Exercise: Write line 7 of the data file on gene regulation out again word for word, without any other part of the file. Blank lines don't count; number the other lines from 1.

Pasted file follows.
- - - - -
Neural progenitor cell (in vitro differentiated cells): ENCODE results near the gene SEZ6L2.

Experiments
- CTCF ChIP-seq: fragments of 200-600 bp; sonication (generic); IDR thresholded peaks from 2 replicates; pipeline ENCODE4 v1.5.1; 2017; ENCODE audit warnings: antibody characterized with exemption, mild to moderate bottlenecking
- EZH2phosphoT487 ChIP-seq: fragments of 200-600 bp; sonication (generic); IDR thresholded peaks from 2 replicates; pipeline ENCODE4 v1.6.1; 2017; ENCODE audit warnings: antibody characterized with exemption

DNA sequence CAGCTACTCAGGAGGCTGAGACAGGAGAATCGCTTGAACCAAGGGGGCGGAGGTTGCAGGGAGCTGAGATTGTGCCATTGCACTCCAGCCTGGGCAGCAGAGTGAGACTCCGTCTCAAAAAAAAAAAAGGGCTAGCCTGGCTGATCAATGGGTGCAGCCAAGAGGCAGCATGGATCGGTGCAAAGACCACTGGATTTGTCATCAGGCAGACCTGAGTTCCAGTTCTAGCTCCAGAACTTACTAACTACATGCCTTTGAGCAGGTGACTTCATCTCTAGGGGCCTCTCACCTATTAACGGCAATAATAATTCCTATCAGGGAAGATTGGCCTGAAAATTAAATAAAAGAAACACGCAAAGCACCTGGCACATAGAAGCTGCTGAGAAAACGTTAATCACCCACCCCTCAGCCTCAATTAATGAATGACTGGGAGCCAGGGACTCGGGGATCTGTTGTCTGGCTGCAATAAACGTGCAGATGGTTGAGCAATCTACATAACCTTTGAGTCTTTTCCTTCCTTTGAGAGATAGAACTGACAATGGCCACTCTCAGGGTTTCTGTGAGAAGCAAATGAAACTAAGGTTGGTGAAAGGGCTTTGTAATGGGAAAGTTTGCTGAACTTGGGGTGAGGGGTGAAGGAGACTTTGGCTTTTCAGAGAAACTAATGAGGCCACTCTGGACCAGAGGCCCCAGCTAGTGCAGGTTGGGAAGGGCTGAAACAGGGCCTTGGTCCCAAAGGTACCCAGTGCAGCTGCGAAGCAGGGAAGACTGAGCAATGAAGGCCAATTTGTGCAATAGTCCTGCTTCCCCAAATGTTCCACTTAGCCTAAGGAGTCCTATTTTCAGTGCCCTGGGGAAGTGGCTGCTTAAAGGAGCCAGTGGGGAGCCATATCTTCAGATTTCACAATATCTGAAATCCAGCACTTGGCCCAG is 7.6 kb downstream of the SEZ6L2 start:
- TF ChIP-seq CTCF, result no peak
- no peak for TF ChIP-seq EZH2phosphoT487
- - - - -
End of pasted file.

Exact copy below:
- no peak for TF ChIP-seq EZH2phosphoT487